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Defects in liquid crystals may enable a new class of display



An international research team says it has developed a way of making advanced materials that might find application in optical technologies, displays and e-readers.

The team, comprising scientists from SISSA, the University of Edinburgh and the University of Padova, introduced flaws into liquid crystals by inserting microspheres and then controlling them with an electric field.

"Generally, flaws are the last thing you want in a liquid crystal," said Giuseppe D'Adamo, a postdoctoral fellow at SISSA. "However, this new method allows us to exploit defects in the material to our advantage." Whilst the optical properties of such composite materials have been attracting attention, the team says the use of electric fields to modify them at will is 'an absolute novelty'.

"Our simulations demonstrate that, by switching on or off an electric field of appropriate intensity, we can reorder the colloids by arranging them into columns or planes," noted SISSA researcher Cristian Micheletti. "This easy to control plasticity could make the material suitable for optical-electronic devices, such as e-readers."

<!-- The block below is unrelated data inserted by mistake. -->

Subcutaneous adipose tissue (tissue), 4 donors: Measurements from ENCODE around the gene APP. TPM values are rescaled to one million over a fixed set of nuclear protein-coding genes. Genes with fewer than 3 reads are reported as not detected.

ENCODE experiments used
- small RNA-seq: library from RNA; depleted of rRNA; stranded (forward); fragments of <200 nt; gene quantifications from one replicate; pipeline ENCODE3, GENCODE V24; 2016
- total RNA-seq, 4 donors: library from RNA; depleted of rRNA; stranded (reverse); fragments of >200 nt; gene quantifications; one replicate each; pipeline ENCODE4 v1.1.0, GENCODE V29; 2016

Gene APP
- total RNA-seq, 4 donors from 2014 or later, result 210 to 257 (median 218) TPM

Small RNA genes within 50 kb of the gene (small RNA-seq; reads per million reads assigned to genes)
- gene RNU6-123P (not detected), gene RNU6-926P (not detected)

According to the team, the natural tendency of liquid crystal molecules to arrange themselves spontaneously in a certain pattern can be counteracted by introducing colloids in the fluid. "In our case," D'Adamo explained, "we used microscopic spherical particles, which 'force' the molecules coming into contact with their surface to adapt and rotate in a different direction. This creates 'defect lines' in the material which bring a local change in its optical properties."

"By switching the field on and off," Micheletti continued, "we create competition between the spontaneous order of the liquid crystal, the order dictated by the surface of the colloidal particles and, finally, the order created by the electrical potential. This competition produces many defect lines that act on the colloids by moving them or clustering them.

"In this respect, the method works like the electronic ink used in digital readers and it would be interesting to explore its applicability in this sense," Micheletti concluded.

Author
Graham Pitcher

Source:  www.newelectronics.co.uk

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